Exploiting Wildcards On Linux/Unix

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From: http://beta.slashdot.org/story/203895


DefenseCode released an advisory in which researcher Leon Juranic details security issues related to using wildcards in Unix commands. The topic has been talked about in the past on the Full Disclosure mailing list, where some people saw this more as a feature than as a bug.

There are clearly a number of potential security issues surrounding this, so Mr. Juranic provided five actual exploitation examples that stress out the risks accompanying practice of using the * wildcard with Linux/Unix commands.

The issue can be manifested by using specific options in chown, tar, rsync etc. By using specially crafted filenames, an attacker can inject arbitrary arguments to shell commands run by other users – root as well.

One of the examples provided is the tar arbitrary command execution. The binary has two options that can be used for poisoning:

–checkpoint[=NUMBER]
display progress messages every NUMBERth record (default 10)

–checkpoint-action=ACTION
execute ACTION on each checkpoint

By using tar with these options, a specified action can be used after a checkpoint. This action could be a malicious shell script that could be used for executing arbitrary commands under the user who starts tar. “Tricking” root to use the specific options is quite easy, and that’s where the wildcard comes in handy.

Running tar cf archive.tar * on a folder with these files seems pretty straightforward and benign.

[root@defensecode public]# ls -al
drwxrwxrwx. 2 user user 4096 Oct 28 19:34 .
drwx——. 24 user user 4096 Oct 28 18:32 ..
-rw-rw-r–. 1 user user 20480 Oct 28 19:13 admin.php
-rw-rw-r–. 1 user user 34 Oct 28 17:47 ado.php
-rw-rw-r–. 1 user user 187 Oct 28 17:44 db.php
-rw-rw-r–. 1 user user 201 Oct 28 17:43 download.php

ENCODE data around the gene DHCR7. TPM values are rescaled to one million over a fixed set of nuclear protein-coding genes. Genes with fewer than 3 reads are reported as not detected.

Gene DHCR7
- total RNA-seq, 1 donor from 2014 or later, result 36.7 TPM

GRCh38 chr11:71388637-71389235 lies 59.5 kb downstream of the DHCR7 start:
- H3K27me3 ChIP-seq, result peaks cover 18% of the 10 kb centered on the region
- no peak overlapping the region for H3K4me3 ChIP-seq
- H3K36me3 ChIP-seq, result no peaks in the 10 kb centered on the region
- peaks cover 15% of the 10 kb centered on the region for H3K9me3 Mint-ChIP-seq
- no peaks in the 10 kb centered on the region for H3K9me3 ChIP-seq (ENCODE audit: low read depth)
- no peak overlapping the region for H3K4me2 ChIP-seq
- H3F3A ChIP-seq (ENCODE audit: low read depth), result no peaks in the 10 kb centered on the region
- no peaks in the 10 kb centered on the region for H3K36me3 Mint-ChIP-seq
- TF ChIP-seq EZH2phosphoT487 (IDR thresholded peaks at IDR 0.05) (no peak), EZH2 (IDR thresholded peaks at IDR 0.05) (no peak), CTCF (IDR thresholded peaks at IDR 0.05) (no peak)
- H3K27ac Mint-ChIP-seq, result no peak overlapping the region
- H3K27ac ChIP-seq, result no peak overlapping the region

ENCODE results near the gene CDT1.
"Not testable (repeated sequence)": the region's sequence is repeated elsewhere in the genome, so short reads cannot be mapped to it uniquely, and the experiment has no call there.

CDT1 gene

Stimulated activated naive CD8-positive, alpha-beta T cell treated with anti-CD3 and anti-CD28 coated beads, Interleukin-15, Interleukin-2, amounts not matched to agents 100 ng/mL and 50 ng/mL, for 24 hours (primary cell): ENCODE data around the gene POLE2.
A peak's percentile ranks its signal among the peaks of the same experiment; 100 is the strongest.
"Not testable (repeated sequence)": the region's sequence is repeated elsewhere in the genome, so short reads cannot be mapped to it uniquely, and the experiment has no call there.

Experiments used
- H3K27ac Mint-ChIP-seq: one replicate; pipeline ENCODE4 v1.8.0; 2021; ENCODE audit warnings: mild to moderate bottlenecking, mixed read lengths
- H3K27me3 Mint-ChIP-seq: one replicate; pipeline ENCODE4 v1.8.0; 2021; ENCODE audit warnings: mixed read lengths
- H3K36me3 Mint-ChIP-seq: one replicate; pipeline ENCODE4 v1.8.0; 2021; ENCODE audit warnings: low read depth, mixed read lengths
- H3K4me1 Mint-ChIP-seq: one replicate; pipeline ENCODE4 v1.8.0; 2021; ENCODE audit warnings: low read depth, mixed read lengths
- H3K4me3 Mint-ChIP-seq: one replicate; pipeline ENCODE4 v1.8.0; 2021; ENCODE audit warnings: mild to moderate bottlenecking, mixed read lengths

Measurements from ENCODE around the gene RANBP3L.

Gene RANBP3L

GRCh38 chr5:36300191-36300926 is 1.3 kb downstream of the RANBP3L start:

The problem arises if the user created a couple of fake files and a shell script that contains any arbitrary command.

[root@defensecode public]# ls -al
drwxrwxrwx. 2 user user 4096 Oct 28 19:34 .
drwx——. 24 user user 4096 Oct 28 18:32 ..
-rw-rw-r–. 1 user user 20480 Oct 28 19:13 admin.php
-rw-rw-r–. 1 user user 34 Oct 28 17:47 ado.php
-rw-r–r–. 1 leon leon 0 Oct 28 19:19 –checkpoint=1
-rw-r–r–. 1 leon leon 0 Oct 28 19:17 –checkpoint-action=exec=sh shell.sh
-rw-rw-r–. 1 user user 187 Oct 28 17:44 db.php
-rw-rw-r–. 1 user user 201 Oct 28 17:43 download.php
-rwxr-xr-x. 1 leon leon 12 Oct 28 19:17 shell.sh

By using the * wildcard in the tar command, these files will be understood as passed options to the tar binary and shell.sh will be executed as root.

The advisory in question details other similar exploitation methods. Also, around the same time when Mr. Juranic informed us about his work, another researcher posted to the Full Disclosure mailing list a similarly themed research focused on exploiting wildcards.

Is there a workaround? To quote the most upvoted post on a recent Reddit thread regarding wildcard exploitation: “./* Done”.

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Hacked Via RDP: Really Dumb Passwords

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From: http://krebsonsecurity.com/2013/12/hacked-via-rdp-really-dumb-passwords/

Businesses spend billions of dollars annually on software and hardware to block external cyberattacks, but a shocking number of these same organizations shoot themselves in the foot by poking gaping holes in their digital defenses and then advertising those vulnerabilities to attackers. Today’s post examines an underground service that rents access to hacked PCs at organizations that make this all-too-common mistake.

Makost[dot]net is a service advertised on cybercrime forums which sells access to “RDPs”, mainly Microsoft Windows systems that have been configured (poorly) to accept “Remote Desktop Protocol” connections from the Internet. Windows ships with its own RDP interface built-in; to connect to another Windows desktop or server remotely, simply fire up the Remote Desktop Connection utility in Windows, type in the Internet address of the remote system, and enter the correct username and password for a valid user account on that remote system. Once the connection is made, you’ll see the remote computer’s desktop as if you were sitting right in front of it, and have access to all its programs and files.